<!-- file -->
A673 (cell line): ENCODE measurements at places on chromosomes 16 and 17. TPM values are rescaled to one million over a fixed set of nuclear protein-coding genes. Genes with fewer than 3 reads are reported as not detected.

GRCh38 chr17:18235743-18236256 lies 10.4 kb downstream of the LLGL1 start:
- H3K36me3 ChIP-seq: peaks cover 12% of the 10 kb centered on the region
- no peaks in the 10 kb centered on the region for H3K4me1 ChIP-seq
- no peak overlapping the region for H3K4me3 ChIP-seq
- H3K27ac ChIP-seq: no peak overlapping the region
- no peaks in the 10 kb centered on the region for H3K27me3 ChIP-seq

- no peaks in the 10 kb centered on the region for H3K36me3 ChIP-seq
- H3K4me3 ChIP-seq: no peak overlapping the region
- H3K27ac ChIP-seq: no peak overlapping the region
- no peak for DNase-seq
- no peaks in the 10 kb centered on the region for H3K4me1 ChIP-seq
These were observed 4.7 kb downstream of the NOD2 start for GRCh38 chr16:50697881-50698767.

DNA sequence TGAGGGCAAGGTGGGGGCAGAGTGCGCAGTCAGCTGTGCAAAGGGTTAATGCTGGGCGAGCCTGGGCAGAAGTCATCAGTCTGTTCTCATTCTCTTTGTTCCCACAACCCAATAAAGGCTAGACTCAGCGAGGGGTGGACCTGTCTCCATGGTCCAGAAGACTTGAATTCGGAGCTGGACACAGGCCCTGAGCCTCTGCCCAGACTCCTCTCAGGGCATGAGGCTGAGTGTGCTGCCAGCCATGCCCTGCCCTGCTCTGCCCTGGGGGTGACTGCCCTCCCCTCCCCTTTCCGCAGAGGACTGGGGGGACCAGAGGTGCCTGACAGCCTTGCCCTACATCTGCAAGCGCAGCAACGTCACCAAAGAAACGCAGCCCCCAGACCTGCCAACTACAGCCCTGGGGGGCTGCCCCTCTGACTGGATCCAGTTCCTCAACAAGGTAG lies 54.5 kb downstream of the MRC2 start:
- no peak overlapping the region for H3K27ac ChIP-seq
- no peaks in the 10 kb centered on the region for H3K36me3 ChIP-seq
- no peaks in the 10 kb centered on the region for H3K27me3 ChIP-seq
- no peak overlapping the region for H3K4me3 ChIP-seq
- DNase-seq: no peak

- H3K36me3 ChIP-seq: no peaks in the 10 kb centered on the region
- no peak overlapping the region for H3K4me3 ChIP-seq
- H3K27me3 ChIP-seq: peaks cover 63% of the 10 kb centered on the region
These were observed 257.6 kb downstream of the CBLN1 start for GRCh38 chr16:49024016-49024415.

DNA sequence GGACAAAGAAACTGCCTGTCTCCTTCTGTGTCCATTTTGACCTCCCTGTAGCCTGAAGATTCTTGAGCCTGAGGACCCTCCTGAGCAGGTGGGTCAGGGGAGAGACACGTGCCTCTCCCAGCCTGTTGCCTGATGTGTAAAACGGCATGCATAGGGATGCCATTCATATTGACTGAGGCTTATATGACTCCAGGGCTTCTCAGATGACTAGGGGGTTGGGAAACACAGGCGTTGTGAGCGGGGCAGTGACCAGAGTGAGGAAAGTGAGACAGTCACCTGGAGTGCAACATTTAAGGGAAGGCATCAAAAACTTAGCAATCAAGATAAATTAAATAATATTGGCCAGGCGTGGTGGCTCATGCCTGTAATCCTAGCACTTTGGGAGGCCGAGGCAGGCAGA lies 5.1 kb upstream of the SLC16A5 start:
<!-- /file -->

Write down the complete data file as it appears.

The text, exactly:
A673 (cell line): ENCODE measurements at places on chromosomes 16 and 17. TPM values are rescaled to one million over a fixed set of nuclear protein-coding genes. Genes with fewer than 3 reads are reported as not detected.

GRCh38 chr17:18235743-18236256 lies 10.4 kb downstream of the LLGL1 start:
- H3K36me3 ChIP-seq: peaks cover 12% of the 10 kb centered on the region
- no peaks in the 10 kb centered on the region for H3K4me1 ChIP-seq
- no peak overlapping the region for H3K4me3 ChIP-seq
- H3K27ac ChIP-seq: no peak overlapping the region
- no peaks in the 10 kb centered on the region for H3K27me3 ChIP-seq

- no peaks in the 10 kb centered on the region for H3K36me3 ChIP-seq
- H3K4me3 ChIP-seq: no peak overlapping the region
- H3K27ac ChIP-seq: no peak overlapping the region
- no peak for DNase-seq
- no peaks in the 10 kb centered on the region for H3K4me1 ChIP-seq
These were observed 4.7 kb downstream of the NOD2 start for GRCh38 chr16:50697881-50698767.

DNA sequence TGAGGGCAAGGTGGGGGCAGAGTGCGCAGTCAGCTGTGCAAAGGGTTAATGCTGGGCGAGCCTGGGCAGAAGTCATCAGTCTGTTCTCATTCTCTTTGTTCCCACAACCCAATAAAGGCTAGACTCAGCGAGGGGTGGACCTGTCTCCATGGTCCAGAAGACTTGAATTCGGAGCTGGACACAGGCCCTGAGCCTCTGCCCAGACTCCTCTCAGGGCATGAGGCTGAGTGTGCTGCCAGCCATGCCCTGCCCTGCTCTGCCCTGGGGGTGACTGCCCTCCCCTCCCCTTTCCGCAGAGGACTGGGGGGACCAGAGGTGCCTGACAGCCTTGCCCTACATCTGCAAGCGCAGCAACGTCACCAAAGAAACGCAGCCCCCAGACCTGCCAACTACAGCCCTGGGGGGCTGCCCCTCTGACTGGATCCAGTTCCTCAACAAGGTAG lies 54.5 kb downstream of the MRC2 start:
- no peak overlapping the region for H3K27ac ChIP-seq
- no peaks in the 10 kb centered on the region for H3K36me3 ChIP-seq
- no peaks in the 10 kb centered on the region for H3K27me3 ChIP-seq
- no peak overlapping the region for H3K4me3 ChIP-seq
- DNase-seq: no peak

- H3K36me3 ChIP-seq: no peaks in the 10 kb centered on the region
- no peak overlapping the region for H3K4me3 ChIP-seq
- H3K27me3 ChIP-seq: peaks cover 63% of the 10 kb centered on the region
These were observed 257.6 kb downstream of the CBLN1 start for GRCh38 chr16:49024016-49024415.

DNA sequence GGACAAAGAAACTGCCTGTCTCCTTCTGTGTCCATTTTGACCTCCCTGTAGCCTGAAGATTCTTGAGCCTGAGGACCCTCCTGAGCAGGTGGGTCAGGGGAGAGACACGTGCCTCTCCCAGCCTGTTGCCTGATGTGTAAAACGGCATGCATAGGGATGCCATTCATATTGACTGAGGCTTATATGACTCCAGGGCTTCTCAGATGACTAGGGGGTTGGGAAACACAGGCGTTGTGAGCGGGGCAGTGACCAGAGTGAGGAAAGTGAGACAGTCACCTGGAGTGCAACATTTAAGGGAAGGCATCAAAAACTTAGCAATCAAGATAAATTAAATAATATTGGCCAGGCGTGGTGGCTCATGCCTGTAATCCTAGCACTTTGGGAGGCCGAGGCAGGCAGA lies 5.1 kb upstream of the SLC16A5 start: